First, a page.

Women with dense breast tissue are more likely to have their cancer missed in a normal mammogram, often times resulting in a late stage diagnosis, according to Nancy Cappello, president of Are You Dense, Inc.

But she’s not only speaking as a head of a nonprofit, she’s speaking as a cancer survivor.

After yearly mammograms starting at age 40, Cappello said she was diagnosed with advance stage breast cancer because the mammogram did not detect the tumor through her dense breast tissue.

“I asked my doctor why didn’t my mammogram find the cancer, and this is the first time I heard these words, she said ‘Nancy you have dense breast tissue,’” Cappello said.

Cappello shared her story at a press conference hosted by Sen. Joseph J. Crisco, Jr. , D-Woodbridge,  Tuesday to discuss breast cancer screening policies with Taiwanese breast cancer specialist Dr. Pai-Jung Huang.

“I am honored to attend this press conference today,” said Huang who was joined by his wife who, like Cappello and many other women, has dense breast tissue and was diagnosed with late stage breast cancer.

He said his wife continued to have yearly mammogram check up after turning 40 that all resulted in a clean bill of health. However after having consistent pain over her breast she went back to the doctor to have it more extensively looked out, said Huang.

“She found a mass and had a biopsy and found they were malignant,” he said. “If women like my wife and Nancy Cappello had proper screenings for women with dense breasts we could save a lot of suffering.”

Huang said he attended the press conference in hopes of bringing Connecticut’s progressive laws on breast cancer screening to Taiwan. “Asian women tend to have a higher risk of density,” said Huang.

“Connecticut has established itself as a leader in breast cancer awareness, now providing mandatory referrals to and insurance coverage for additional screening as necessary; our proactive approach has already helped not just the women who live here, but their sons, brothers, husbands, and fathers besides,” Crisco said. “It’s extremely gratifying to know the success we’ve had here gives hope to women and breast cancer prevention advocates elsewhere – I’ve pledged to help Dr. Huang and others adapt our policies to suit their needs.”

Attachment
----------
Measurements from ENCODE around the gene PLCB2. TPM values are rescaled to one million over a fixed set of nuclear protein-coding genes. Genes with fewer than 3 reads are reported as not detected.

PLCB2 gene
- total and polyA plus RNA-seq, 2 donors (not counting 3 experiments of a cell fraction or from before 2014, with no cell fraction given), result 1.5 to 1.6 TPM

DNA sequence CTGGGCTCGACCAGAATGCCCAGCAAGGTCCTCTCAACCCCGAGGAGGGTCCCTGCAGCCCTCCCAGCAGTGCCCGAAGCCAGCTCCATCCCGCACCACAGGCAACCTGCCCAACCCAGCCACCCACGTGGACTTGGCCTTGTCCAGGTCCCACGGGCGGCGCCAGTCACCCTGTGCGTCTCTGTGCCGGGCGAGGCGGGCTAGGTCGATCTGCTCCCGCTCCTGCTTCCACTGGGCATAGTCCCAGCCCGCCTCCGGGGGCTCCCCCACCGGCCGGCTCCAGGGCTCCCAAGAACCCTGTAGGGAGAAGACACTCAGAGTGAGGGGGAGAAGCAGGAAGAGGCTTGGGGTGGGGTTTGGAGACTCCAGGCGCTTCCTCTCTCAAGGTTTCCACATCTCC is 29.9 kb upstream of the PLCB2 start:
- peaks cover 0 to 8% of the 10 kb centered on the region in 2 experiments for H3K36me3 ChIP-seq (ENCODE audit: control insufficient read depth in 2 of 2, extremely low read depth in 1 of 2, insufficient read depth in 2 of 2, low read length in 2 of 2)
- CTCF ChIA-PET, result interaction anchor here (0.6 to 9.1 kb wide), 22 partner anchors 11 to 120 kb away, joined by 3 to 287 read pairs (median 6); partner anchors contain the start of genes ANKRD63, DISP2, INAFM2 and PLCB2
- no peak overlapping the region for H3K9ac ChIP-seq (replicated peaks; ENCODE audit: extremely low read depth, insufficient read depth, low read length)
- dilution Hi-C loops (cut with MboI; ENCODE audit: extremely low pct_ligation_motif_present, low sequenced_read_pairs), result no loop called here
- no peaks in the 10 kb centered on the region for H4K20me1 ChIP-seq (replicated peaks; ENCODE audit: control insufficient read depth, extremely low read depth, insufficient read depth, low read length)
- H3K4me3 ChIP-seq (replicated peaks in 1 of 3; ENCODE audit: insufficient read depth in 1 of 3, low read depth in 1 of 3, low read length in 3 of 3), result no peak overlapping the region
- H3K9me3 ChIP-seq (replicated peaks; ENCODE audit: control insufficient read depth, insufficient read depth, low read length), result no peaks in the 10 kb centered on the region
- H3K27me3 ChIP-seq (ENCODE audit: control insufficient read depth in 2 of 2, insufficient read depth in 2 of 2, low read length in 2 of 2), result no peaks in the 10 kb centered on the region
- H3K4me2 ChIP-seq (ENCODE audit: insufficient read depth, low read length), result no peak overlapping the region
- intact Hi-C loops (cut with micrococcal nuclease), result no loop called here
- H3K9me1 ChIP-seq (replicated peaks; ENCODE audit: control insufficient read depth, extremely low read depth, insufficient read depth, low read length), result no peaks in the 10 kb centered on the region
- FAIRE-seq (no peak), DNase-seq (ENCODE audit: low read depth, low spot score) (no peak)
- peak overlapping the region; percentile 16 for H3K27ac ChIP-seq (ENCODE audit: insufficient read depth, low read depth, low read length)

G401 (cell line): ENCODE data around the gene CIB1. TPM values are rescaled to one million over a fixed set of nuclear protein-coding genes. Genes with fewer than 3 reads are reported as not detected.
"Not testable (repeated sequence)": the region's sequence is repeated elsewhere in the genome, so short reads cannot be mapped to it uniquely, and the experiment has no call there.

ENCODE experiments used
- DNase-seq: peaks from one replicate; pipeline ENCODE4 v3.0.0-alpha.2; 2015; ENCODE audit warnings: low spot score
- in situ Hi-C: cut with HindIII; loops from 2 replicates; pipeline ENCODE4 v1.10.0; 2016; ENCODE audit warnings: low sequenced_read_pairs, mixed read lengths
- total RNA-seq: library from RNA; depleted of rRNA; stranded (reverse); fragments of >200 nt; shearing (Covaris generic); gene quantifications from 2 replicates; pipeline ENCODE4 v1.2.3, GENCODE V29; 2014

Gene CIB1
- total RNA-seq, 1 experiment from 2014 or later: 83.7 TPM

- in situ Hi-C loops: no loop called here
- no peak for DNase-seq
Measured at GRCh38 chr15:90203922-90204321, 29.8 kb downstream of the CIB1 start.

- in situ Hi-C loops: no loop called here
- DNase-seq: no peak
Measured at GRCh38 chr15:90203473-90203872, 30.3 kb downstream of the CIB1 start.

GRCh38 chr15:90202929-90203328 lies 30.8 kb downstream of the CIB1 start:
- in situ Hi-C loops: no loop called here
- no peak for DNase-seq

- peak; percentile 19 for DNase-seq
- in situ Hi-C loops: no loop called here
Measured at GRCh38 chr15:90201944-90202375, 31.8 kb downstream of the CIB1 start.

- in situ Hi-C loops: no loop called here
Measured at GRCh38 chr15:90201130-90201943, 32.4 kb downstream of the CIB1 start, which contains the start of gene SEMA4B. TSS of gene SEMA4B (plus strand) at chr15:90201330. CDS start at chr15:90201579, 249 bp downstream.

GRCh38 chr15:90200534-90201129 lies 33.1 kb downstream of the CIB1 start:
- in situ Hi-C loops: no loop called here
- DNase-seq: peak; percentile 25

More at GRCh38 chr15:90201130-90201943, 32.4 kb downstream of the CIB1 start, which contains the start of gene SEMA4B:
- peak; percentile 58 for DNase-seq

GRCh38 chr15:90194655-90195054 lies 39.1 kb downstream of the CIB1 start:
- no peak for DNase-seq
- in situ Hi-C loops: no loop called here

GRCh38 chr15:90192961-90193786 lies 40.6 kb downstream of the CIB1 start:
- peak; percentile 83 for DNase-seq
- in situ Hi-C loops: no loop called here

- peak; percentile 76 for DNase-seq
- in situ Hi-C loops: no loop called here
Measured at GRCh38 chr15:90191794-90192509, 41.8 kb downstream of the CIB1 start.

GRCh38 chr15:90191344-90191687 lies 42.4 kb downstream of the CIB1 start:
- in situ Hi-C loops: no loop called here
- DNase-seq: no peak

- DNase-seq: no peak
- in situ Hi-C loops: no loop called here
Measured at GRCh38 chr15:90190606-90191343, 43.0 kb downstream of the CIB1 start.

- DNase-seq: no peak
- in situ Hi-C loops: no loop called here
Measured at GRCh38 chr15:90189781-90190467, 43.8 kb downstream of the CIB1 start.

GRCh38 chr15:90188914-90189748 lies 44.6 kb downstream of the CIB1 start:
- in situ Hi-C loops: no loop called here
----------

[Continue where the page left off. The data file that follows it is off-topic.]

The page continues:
Currently Crisco is working hard to get a bill signed into law that will force certain health insurance policies to cover MRI of women’s breasts in specific circumstances. But as a Democrat he’s not the only one encouraging Gov. Dannel P. Malloy sign the bill.

Sen. Leonard Fasano, R-North Haven, sent out a press release Wednesday urging Malloy to sign the bill.

“This issue is one that hits close to home for so many Connecticut families,” Fasano said. “We now know through research that conventional mammograms don’t catch every tumor. So, for women with dense breast tissue, who are advised to get additional screenings through MRI – this law will require insurance companies to cover the cost.”

“Connecticut has been on the forefront of early detection and diagnosis of breast cancer. This new policy will give women with insurance access to a more complete range of screening options,” Fasano said of the legislation making its way to Malloy’s desk.

“Since our work with the Connecticut legislature starting is 2005 we were the first in the nation to pass two landmark bills,” Cappello said.

The first bill gave more women access to image services, the second bill made Connecticut the first in the nation to inform women about the density of their breasts.

“Hopefully perhaps Congress will take our initiative and do something about this too,” said Crisco.

Cappello said other states are beginning to follow Connecticut’s lead.

“On the legislative side, Texas passed a similar bill in its Senate; likewise New York passed a senate bill but there wasn’t time enough to have it called in the House,” said Cappello in a press release. “We also have action in New Hampshire, Florida, Kansas, Missouri and Pennsylvania to bring those states up to Connecticut’s standards.”

“I guess the whole point of this is that the issue of dense breast tissue is not uncommon we just have to make sure this information gets to women,” Cappello said.